The Dolphin: Super Aerodynamic Homebuilt Electric Car

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The practice of home-building electric vehicles is not uncommon amongst hardcore EV enthusiasts. Our own Nikki Gordon-Bloomfield has converted her own EVs before, and several members on the website Ecomodder have done the same, often using the economy driver's favourite, the Geo Metro, as a starting point.

Dave Cloud has done much the same, only he clearly wasn't that happy with his 1997 Metro's aerodynamics. To this end, Dave has created the Dolphin, and like its namesake the Dolphin's body is incredibly streamlined. There's certainly very little on the exterior giving clues to its humble origins.

The chassis aft of the driver has been constructed out of steel tubing. The car eventually tapers to a point and along with the flat undertray and narrow rear track offers very low drag.

Two Advanced DC 8" electric motors powering the two rear wheels replace the Geo's regular fuel-sipping gasoline engine and front-wheel drivetrain. Each motor is controlled and powered independently through a 72 Volt controller.  The batteries themselves comprise 60 Interstate Various, 12 volt, lead acid cells which each weigh 33 pounds.

As a result, the Dolphin is no lightweight, dwarfing the Geo it originates from at 3,200 pounds. Thanks to the low drag of that slippery shell though, it can reach 72 mph and range is as much as 200 miles. As a result of the high weight and single speed motor, acceleration isn't as impressive. 60mph comes up in 18 seconds, and range at lower speeds is compromised too - the Dolphin is definitely a highway cruiser, where Dave can make the most of its unique aerodynamics.

Possibly even more impressive than the performance is that it only took Dave a year and $3,000 to convert, making it a true budget EV. Of course, it's not a project that could be undertaken by anyone, and Dave has already done over 45 EV conversions - he could probably churn out Dolphins in his sleep!

It's unlikely we'll see mass-produced EVs like this for a very long time with market tastes being so conservative (Volkswagen's 261mpg XL1 is the closest we'll see in the near future) but luckily there will always be a small group of enthusiasts out there willing to do what the manufacturers won't - and long may it continue.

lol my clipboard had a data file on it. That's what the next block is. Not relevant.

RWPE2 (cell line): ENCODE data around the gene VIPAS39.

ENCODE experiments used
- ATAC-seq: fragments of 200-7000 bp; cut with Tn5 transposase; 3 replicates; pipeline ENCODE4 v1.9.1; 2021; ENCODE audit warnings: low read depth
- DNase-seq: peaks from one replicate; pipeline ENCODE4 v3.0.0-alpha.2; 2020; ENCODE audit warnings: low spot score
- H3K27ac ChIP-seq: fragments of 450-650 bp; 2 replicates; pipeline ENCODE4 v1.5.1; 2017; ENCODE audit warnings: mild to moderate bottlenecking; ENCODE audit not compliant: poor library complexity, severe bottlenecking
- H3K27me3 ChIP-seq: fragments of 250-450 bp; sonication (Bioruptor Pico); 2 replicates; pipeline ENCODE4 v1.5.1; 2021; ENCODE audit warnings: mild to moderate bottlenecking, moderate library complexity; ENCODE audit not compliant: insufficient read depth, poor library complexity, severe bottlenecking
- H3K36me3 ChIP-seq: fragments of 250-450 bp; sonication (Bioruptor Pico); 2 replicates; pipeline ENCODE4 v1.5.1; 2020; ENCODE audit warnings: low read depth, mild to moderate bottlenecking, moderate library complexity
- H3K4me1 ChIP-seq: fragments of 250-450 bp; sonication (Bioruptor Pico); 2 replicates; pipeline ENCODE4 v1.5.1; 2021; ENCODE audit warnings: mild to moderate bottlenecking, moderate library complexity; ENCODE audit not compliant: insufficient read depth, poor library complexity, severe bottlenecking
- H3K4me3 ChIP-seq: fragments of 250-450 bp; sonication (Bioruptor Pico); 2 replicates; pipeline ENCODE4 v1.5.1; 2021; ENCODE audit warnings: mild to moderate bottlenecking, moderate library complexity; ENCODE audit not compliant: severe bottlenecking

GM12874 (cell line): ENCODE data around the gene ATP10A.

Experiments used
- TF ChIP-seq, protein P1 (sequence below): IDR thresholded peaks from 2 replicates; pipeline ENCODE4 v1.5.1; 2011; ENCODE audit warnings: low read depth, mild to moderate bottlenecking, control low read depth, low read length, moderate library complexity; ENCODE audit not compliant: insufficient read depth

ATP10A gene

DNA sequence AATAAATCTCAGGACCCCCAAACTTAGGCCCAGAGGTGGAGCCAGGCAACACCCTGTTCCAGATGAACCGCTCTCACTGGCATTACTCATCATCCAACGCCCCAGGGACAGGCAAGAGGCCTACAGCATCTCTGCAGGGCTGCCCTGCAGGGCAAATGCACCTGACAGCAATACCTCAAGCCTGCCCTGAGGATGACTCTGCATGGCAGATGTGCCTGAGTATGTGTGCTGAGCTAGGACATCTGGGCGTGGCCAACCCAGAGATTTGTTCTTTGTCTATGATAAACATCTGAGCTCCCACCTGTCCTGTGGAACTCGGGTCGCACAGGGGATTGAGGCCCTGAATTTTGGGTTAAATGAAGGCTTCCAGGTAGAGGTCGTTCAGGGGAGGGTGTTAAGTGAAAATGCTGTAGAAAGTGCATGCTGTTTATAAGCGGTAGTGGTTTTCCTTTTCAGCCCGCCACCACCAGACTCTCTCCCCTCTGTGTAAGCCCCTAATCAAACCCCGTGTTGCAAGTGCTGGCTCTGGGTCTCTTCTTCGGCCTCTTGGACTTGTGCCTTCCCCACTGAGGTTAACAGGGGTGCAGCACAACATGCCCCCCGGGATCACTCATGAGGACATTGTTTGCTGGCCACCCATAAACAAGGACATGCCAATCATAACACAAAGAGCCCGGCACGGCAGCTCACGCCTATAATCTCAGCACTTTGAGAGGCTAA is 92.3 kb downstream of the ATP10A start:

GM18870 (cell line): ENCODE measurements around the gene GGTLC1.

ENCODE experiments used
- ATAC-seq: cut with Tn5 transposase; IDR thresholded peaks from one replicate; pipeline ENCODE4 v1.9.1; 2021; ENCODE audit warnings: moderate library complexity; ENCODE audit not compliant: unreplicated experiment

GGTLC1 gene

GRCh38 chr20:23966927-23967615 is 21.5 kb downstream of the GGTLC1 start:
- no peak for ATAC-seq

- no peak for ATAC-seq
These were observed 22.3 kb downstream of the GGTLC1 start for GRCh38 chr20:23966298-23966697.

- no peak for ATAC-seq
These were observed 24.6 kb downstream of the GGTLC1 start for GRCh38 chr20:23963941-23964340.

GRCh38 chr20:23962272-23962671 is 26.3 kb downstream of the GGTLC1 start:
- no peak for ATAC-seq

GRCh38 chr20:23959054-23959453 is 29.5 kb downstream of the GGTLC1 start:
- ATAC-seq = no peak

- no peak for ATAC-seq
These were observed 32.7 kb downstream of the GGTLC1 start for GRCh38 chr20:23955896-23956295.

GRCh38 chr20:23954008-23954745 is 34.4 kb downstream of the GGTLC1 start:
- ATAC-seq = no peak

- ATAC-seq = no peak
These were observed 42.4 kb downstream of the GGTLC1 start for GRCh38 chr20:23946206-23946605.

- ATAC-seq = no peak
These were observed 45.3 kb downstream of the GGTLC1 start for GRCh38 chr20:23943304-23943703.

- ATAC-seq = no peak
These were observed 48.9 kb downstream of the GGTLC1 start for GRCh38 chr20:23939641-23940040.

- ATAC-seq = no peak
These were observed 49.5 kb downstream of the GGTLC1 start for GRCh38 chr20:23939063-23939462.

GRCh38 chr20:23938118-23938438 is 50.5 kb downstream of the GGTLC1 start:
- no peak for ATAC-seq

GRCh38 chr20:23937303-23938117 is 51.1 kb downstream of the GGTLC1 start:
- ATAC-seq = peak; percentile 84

[EValbum via Ecomodder]

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Comments (5)
  1. Is that electrical tape I see holding the rear end together?

  2. Work on a prototype is always ongoing!
    This car is probably the most aerodynamic street legal car I know of.
    Dave Cloud drove it 200 miles on used lead acid batteries. 'Nuf said.

  3. Interesting but missing important details. 60 batteries @ 33lbs/ea = 1980 lbs? Running 72VDC = 10 strings of batteries in parallel. How does he keep them all balanced? How long has he tested the pack? Does it last? How much does his vehicle weigh at curb?
    My experience comes with 25 years at GM & 5 yrs on EV1, 6 yrs Tier 1 suppliers, and 8 yrs with my own company to build a Superior Low Speed Vehicle - one that is roadworthy; at 1000's of dollars less than our competition and far closer to a real car than a golf cart on steroids.
    I have done conversions but at an OEM level of safety and reliability. Did 1997 Cavalier, wrote book that will give you an OEM level of safety and reliability that I will share.
    Good job Dave, but let's see more.

  4. The Dolphin weighs about 3200 pounds, in total. I don't know about the electrical details. Flooded lead acid never lasts very long, right? Dave used batteries he had, and most/all of them were used.
    As the EV1 and the Dolphin show, after you have a super efficient drivetrain, having low aerodynamic drag is critical to long range and low energy consumption. Weight is not as important, since you can regain some of the "investment" by coasting, or with regenerative braking. (Actually, the Dolphin uses DC motors and does not have regen.) Aero losses on the other hand, are total.
    So, I hope that a Dolphin with a larger capacity lithium pack and front wheel drive can be built (I am currently making a 3D SketchUp model of the Dolphin), and it could get down to around 100Wh/mile?

  5. No one has mentioned the Solar Wind.

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